Most systems provide a personal attenuation rating (PAR), which is a measure of HPD performance for the worker, given the earplug they use and the way they use it.
There is a range of technologies used to get to the final result. Some involve taking a modified hearing test with earplugs in place, and another hearing test with earplugs out. The difference in how loud a sound must be played in the test system to be perceived by the worker with earplugs in and out indicates how well the HPD is working for them. The FitCheck system, available from Michael and Associates (http://www.michaelassociates.com/fitcheck/fitcheck.htm), is one commercially available system that uses this technology.
Other systems use miniature microphones to measure sound levels inside and outside an HPD while it is in place. This process requires small microphones, and a way to get a microphone or measurement location beneath the earplug while it is in the ear. E-A-Rfit from Aearo Technologies (a 3M company) uses a specially prepared earplug with a measurement channel built in to allow for simultaneous measurement underneath and outside the earplug, with the difference showing how well the earplug is working. Details on E-A-Rfit are available at http://www.e-a-rfit.com.
Loudness balance is the approach taken by the VeriPro system from Sperian (http://www.howardleight.com/veripro). In this approach, workers using special headphones listen to the test system and adjust the volume until sounds are about equal in each ear. Put in one earplug and balance again — the amount that the plugged ear must be turned up to balance the unplugged ear shows how well the earplug is working. Repeat for the other ear to complete the test and generate the PAR.
Individual fit testing can be a great step forward in HPD management, because:
It can help train and motivate employees. By quantifying the difference in HPD performance with different insertion depths and techniques, these systems clearly show workers the importance of proper fit.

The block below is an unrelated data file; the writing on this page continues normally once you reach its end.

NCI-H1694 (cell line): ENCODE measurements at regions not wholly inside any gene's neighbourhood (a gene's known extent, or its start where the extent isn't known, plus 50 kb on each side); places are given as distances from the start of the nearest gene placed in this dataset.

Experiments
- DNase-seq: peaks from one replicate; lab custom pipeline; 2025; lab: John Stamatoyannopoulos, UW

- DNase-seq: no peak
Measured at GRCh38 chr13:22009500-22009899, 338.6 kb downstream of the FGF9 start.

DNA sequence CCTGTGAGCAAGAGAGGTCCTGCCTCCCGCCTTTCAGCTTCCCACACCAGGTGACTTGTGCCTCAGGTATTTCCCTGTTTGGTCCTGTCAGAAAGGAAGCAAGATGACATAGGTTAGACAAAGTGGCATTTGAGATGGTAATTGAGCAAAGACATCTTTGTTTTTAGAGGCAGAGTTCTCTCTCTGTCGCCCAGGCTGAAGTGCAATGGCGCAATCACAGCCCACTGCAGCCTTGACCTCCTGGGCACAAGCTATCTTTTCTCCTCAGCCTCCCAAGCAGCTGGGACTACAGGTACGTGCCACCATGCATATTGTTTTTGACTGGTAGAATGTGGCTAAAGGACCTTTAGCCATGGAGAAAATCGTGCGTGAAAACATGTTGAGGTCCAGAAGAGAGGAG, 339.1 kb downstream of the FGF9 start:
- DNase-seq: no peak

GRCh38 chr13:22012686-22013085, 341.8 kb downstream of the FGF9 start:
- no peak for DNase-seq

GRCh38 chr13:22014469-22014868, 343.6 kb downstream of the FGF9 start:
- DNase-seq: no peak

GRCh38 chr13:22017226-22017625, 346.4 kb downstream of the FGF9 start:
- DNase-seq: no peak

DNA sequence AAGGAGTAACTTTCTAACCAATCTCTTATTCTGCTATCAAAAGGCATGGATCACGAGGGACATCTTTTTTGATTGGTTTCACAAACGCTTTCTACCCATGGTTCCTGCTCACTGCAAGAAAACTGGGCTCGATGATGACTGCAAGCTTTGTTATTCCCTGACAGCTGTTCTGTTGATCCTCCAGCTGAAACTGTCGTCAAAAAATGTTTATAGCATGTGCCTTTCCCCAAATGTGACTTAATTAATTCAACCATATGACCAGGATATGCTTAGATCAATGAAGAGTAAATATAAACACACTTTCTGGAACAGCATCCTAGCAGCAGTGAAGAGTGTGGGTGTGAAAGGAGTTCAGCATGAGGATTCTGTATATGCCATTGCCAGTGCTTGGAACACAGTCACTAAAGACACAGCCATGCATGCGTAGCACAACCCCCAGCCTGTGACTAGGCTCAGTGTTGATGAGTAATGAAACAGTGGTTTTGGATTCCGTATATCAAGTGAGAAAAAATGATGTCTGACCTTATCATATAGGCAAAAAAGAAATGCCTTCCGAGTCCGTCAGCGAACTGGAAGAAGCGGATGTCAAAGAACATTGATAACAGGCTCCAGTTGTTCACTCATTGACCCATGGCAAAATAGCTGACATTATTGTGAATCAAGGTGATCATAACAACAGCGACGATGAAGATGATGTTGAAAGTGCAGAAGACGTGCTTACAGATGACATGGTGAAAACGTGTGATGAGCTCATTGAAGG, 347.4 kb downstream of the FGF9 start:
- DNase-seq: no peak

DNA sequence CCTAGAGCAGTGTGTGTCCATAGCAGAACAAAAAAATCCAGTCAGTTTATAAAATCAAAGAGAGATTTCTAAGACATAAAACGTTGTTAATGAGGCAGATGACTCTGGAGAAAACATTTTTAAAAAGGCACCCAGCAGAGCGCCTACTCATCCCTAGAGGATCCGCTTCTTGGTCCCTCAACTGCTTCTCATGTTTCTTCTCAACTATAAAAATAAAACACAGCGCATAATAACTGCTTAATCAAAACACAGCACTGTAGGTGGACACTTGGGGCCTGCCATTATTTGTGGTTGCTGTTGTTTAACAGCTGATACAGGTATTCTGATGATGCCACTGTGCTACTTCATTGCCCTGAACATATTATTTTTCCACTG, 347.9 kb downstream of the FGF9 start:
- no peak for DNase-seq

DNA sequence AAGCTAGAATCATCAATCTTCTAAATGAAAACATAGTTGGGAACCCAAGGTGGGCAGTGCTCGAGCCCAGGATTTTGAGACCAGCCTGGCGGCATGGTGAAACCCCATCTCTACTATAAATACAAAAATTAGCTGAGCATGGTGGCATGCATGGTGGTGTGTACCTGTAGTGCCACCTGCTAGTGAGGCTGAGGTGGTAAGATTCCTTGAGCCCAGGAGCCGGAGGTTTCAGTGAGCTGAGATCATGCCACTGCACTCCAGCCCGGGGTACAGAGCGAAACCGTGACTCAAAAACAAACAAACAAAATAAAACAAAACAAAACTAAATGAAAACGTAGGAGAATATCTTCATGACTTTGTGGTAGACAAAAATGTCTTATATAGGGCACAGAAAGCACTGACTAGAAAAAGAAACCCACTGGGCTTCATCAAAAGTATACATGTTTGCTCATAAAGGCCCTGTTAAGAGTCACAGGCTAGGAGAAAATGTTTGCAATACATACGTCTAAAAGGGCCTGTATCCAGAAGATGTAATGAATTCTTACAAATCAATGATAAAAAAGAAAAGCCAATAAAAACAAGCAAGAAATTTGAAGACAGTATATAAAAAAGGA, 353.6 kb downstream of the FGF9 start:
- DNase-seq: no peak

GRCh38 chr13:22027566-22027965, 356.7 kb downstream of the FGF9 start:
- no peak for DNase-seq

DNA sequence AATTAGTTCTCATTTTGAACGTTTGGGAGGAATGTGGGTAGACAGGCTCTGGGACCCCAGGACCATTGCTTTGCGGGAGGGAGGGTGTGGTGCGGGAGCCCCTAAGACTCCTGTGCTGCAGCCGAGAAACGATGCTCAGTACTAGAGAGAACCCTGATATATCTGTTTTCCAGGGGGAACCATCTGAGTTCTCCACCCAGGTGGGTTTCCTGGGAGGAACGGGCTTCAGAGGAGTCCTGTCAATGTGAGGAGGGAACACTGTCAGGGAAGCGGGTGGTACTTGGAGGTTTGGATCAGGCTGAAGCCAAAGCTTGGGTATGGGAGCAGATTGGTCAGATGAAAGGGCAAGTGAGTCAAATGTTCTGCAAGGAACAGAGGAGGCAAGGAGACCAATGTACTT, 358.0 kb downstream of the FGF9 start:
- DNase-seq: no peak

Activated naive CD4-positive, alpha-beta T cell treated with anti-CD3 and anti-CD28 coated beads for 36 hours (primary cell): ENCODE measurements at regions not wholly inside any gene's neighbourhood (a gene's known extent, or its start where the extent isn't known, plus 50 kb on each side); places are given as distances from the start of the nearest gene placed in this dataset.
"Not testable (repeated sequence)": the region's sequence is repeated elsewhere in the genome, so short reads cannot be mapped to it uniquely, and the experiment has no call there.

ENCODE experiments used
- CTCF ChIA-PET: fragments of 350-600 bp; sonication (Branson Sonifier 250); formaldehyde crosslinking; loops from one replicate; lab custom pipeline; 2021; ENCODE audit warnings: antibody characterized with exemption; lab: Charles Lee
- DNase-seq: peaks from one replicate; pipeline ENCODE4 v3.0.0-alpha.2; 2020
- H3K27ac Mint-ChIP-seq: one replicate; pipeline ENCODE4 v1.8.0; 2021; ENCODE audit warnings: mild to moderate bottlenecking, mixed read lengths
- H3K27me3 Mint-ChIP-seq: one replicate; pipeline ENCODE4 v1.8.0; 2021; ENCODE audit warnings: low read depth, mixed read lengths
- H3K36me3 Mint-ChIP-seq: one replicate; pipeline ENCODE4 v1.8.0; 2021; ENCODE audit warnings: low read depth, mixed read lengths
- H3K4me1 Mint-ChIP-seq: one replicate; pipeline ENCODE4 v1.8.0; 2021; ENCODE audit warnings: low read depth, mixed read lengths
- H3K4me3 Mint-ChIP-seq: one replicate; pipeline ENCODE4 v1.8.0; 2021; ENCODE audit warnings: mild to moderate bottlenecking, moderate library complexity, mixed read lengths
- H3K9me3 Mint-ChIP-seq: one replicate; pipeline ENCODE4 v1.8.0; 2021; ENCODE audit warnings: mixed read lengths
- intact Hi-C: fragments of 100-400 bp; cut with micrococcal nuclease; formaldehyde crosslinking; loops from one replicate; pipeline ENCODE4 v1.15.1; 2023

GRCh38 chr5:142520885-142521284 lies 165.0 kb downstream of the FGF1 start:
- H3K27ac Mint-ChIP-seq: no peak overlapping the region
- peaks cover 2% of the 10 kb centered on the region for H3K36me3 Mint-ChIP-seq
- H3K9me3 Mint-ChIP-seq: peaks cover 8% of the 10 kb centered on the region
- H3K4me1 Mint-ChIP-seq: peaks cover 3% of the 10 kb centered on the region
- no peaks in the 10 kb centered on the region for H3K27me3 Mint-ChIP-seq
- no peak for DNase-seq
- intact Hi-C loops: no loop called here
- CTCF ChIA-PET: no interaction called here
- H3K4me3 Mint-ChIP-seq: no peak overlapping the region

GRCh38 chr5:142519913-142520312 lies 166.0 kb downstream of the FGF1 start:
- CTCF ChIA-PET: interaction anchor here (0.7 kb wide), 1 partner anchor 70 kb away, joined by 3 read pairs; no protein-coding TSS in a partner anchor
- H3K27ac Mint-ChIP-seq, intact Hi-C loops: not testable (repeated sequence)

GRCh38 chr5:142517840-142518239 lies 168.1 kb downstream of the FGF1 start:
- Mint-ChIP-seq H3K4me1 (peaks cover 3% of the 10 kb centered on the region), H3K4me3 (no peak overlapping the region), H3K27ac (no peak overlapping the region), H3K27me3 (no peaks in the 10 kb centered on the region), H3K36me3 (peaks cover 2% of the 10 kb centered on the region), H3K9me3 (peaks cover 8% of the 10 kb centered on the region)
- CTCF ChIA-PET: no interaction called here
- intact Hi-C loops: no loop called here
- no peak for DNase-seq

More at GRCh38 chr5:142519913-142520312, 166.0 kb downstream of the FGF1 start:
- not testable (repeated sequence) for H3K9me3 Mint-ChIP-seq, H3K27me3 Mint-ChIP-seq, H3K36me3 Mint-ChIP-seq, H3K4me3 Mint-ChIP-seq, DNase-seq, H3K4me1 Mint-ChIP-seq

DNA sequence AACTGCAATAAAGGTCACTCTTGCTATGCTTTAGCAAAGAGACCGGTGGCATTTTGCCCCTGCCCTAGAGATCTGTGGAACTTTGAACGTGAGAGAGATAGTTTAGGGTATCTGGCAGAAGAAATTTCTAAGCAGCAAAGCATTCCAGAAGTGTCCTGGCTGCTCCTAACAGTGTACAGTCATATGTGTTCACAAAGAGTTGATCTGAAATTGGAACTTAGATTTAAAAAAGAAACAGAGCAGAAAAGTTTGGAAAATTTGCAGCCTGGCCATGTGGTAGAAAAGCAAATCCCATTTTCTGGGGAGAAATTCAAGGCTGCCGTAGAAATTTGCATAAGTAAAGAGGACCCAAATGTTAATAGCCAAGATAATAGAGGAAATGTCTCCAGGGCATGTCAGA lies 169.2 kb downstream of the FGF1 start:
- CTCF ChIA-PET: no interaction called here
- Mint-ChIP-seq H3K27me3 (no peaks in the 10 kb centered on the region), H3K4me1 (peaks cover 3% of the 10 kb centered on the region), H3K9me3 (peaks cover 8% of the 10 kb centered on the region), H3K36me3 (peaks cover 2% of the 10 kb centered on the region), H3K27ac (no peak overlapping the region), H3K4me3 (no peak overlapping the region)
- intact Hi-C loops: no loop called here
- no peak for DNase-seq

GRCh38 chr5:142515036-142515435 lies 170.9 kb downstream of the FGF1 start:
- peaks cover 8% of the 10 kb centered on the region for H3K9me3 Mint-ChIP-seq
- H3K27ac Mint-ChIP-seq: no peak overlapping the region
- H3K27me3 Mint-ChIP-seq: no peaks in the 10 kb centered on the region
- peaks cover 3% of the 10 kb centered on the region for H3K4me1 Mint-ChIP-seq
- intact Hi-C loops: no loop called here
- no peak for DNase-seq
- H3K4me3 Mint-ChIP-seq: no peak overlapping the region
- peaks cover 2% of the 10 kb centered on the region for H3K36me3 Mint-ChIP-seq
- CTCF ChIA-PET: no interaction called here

It helps train the trainer. Most people who issue HPD have no training in how to fit an earplug. Individual fit testing can help them to see what a good fit should look like, and the steps necessary to get an earplug to fit properly.
It helps with assigning and selecting HPDs. Quantifying HPD protection for individuals allows the selection of devices that are appropriate for the workers' anatomy and noise exposure.
It provides standard-threshold-shift (STS) follow up. OSHA requires that the HPD of people who show hearing loss in the hearing conservation program be re-evaluated for sufficiency and condition. The individual test provides that follow-up with a measure of assurance of sufficient protection.
It determines HPD adequacy/sufficiency. Comparing individual fit testing results to noise exposure information helps determine whether the HPD the worker chooses to use is providing enough protection.
It helps with auditing or comparing groups. Is there more hearing loss in Plant A than in Plant B? Individual fit testing can help determine the reason why.
It demonstrates adequacy of training. Did a worker “get it” during the HPD fitting portion of the hearing conservation training session? If so, it should be reflected in his or her individual fit test.
It provides documentation. These processes build a track record of HPD performance over time that can help determine if hearing loss is related to workplace noise exposure.
HDP are an essential part of effectively managing noise exposure in the workplace. Appropriate selection and application of new technologies like fit testing can greatly improve hearing loss prevention efforts.
Lee D. Hager is a hearing loss prevention consultant for Aearo Technologies, a 3M company. Most of all, he cares about your ears.